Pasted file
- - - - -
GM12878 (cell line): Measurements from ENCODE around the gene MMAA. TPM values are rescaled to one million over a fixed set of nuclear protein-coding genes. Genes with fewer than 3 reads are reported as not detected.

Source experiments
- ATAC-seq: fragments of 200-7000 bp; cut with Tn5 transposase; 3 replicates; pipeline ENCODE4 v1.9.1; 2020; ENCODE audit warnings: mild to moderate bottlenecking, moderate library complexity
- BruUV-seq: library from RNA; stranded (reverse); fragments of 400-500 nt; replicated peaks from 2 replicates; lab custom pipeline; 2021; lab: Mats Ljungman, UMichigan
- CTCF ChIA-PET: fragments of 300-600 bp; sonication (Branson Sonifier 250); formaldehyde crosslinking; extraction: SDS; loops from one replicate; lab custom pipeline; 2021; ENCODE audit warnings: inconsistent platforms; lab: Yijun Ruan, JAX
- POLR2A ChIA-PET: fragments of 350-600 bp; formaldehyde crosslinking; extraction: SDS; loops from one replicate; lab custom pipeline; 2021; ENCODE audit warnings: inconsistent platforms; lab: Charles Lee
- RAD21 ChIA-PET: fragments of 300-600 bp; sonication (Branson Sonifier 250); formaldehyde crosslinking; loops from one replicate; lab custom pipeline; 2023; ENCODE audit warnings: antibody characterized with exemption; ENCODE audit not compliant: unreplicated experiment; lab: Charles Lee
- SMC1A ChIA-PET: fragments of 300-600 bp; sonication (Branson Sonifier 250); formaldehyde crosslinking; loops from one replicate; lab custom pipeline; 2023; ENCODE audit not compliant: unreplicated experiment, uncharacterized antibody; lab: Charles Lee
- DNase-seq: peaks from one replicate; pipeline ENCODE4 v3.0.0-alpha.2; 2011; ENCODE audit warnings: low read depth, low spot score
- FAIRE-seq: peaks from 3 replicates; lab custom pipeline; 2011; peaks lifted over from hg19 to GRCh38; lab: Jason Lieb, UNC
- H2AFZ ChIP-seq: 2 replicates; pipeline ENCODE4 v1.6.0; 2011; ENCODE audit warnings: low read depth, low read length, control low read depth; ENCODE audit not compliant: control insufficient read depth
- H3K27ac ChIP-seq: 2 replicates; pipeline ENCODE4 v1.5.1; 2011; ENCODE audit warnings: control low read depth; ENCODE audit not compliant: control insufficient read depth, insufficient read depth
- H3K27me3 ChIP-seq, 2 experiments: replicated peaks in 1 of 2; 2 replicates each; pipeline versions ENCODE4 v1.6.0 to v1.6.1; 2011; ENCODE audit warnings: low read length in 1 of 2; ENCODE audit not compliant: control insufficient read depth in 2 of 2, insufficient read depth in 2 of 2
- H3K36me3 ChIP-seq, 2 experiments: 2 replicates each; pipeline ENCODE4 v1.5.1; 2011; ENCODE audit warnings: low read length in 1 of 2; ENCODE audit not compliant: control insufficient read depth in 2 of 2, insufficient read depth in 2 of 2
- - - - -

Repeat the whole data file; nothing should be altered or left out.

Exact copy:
GM12878 (cell line): Measurements from ENCODE around the gene MMAA. TPM values are rescaled to one million over a fixed set of nuclear protein-coding genes. Genes with fewer than 3 reads are reported as not detected.

Source experiments
- ATAC-seq: fragments of 200-7000 bp; cut with Tn5 transposase; 3 replicates; pipeline ENCODE4 v1.9.1; 2020; ENCODE audit warnings: mild to moderate bottlenecking, moderate library complexity
- BruUV-seq: library from RNA; stranded (reverse); fragments of 400-500 nt; replicated peaks from 2 replicates; lab custom pipeline; 2021; lab: Mats Ljungman, UMichigan
- CTCF ChIA-PET: fragments of 300-600 bp; sonication (Branson Sonifier 250); formaldehyde crosslinking; extraction: SDS; loops from one replicate; lab custom pipeline; 2021; ENCODE audit warnings: inconsistent platforms; lab: Yijun Ruan, JAX
- POLR2A ChIA-PET: fragments of 350-600 bp; formaldehyde crosslinking; extraction: SDS; loops from one replicate; lab custom pipeline; 2021; ENCODE audit warnings: inconsistent platforms; lab: Charles Lee
- RAD21 ChIA-PET: fragments of 300-600 bp; sonication (Branson Sonifier 250); formaldehyde crosslinking; loops from one replicate; lab custom pipeline; 2023; ENCODE audit warnings: antibody characterized with exemption; ENCODE audit not compliant: unreplicated experiment; lab: Charles Lee
- SMC1A ChIA-PET: fragments of 300-600 bp; sonication (Branson Sonifier 250); formaldehyde crosslinking; loops from one replicate; lab custom pipeline; 2023; ENCODE audit not compliant: unreplicated experiment, uncharacterized antibody; lab: Charles Lee
- DNase-seq: peaks from one replicate; pipeline ENCODE4 v3.0.0-alpha.2; 2011; ENCODE audit warnings: low read depth, low spot score
- FAIRE-seq: peaks from 3 replicates; lab custom pipeline; 2011; peaks lifted over from hg19 to GRCh38; lab: Jason Lieb, UNC
- H2AFZ ChIP-seq: 2 replicates; pipeline ENCODE4 v1.6.0; 2011; ENCODE audit warnings: low read depth, low read length, control low read depth; ENCODE audit not compliant: control insufficient read depth
- H3K27ac ChIP-seq: 2 replicates; pipeline ENCODE4 v1.5.1; 2011; ENCODE audit warnings: control low read depth; ENCODE audit not compliant: control insufficient read depth, insufficient read depth
- H3K27me3 ChIP-seq, 2 experiments: replicated peaks in 1 of 2; 2 replicates each; pipeline versions ENCODE4 v1.6.0 to v1.6.1; 2011; ENCODE audit warnings: low read length in 1 of 2; ENCODE audit not compliant: control insufficient read depth in 2 of 2, insufficient read depth in 2 of 2
- H3K36me3 ChIP-seq, 2 experiments: 2 replicates each; pipeline ENCODE4 v1.5.1; 2011; ENCODE audit warnings: low read length in 1 of 2; ENCODE audit not compliant: control insufficient read depth in 2 of 2, insufficient read depth in 2 of 2